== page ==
Webfonts Banish Bland Typography

The era of bland website typography is rapidly fading with the advent of webfonts — typefaces specifically designed (or redesigned) to be crisp and clear on screen. The use of webfonts allows a designer to use fonts that are not installed on the viewer’s computer.

How to use: most webfont repositories allow the web developer to use fonts from their library by including a link to the font inside the head tag of the web document. Then the font family will need to be named in a cascading stylesheet (CSS) linked to that web document. One example of a link included in the <head> of your document looks like this:

<link href=’|Oswald:400,700′ rel=’stylesheet’ type=’text/css’>

Simply include the font name in your CSS just as you would with any system font. Here’s an example:

h1 { font-family: ‘Oswald’, Helvetica, Arial, sans-serif; font-weight: 700; }

The above style names the webfont inside single quote marks, followed by a list of alternates for viewers with really old browsers that do not support webfont use. A CSS style can be placed in the head of the document, or linked to the document. Find out more about using CSS here:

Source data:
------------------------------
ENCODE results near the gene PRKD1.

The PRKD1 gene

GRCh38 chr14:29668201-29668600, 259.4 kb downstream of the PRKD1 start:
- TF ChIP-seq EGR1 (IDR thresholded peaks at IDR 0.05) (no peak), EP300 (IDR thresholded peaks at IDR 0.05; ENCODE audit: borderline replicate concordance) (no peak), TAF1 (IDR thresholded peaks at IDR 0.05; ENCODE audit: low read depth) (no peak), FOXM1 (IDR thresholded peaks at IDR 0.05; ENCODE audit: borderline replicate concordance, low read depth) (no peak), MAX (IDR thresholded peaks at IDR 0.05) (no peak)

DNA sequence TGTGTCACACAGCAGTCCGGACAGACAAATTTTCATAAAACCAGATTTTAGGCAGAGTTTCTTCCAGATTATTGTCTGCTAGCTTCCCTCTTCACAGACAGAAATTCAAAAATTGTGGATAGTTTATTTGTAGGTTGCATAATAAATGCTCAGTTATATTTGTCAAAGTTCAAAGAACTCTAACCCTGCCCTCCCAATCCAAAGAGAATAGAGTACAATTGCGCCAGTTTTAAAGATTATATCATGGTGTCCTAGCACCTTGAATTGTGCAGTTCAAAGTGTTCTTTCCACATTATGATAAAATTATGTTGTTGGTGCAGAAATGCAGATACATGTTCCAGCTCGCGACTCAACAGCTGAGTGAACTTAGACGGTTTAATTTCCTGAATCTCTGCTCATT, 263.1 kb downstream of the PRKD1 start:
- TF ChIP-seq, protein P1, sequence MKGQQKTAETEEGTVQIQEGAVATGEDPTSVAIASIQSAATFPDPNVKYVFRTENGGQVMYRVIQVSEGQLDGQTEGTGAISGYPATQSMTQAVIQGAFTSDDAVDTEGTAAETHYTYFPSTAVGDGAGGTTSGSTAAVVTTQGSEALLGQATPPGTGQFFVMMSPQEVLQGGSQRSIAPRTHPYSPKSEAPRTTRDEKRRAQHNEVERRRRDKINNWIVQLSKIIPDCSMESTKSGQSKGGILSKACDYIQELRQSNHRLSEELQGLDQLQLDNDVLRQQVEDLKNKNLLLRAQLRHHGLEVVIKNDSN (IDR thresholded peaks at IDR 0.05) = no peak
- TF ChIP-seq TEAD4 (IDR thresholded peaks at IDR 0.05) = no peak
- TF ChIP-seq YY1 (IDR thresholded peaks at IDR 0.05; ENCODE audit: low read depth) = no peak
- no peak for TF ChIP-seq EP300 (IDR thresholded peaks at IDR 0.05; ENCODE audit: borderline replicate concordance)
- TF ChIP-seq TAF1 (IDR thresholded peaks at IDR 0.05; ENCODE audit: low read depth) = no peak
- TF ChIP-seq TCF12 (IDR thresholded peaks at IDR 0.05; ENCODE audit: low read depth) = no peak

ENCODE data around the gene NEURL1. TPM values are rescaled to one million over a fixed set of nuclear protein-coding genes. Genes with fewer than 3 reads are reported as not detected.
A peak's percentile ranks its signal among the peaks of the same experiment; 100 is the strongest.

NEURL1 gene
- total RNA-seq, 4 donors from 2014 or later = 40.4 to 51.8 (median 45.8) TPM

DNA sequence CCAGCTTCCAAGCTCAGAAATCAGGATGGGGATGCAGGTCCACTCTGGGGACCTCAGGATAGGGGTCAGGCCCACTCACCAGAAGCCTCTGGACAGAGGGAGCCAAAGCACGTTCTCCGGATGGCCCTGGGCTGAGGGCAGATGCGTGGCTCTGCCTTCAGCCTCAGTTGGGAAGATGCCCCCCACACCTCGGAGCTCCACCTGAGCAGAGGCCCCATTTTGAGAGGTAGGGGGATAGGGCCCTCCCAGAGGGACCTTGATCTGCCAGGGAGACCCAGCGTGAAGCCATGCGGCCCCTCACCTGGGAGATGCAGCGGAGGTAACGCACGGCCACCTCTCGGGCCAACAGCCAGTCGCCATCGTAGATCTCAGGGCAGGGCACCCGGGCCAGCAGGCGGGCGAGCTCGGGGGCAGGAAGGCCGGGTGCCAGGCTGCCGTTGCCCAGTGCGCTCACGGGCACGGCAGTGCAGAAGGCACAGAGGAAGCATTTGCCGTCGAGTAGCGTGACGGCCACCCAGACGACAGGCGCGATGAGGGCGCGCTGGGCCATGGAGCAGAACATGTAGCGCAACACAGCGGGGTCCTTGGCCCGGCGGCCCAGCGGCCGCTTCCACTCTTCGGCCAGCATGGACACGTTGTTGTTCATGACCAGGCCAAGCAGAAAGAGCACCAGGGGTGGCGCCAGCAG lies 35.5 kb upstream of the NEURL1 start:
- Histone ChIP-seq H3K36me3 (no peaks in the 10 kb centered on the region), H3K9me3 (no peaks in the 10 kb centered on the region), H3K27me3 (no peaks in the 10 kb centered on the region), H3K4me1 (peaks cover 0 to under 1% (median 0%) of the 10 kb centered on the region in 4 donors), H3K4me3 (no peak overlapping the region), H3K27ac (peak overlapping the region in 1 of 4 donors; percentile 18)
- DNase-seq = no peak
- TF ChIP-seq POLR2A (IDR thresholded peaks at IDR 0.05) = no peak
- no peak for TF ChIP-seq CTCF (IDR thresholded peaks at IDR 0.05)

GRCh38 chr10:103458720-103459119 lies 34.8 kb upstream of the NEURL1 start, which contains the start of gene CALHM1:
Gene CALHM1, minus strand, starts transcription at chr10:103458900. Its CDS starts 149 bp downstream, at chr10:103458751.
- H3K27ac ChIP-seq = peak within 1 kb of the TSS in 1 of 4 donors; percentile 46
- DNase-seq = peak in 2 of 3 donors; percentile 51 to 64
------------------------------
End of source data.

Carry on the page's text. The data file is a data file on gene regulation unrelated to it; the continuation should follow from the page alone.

What’s the big deal?

There are important benefits to using webfonts:

Brand Consistency

Use the same typefaces on and offline so your brand looks the same everywhere; brochures, business stationary, website, or mobile apps

Search Optimization

Unlike a typographic image, a webfont uses “live” text that is searchable, and translatable

User Engagement

Webfonts enhance the your site’s visual appearance and the ability to translate text enhances its usability

Site Performance

The use of webfonts eliminates the need to an image for each instance of styled text, resulting in less bandwidth use

Sources for web fonts:

Please note that some of these resources require a subscription, however, a free account may be available for low-volume use.

And here’s a resource to preview how your site would look with various web fonts: and choose a font for various text elements, such as headlines <h1>, paragraphs <p>, emphasized text <em>, and links <a>.

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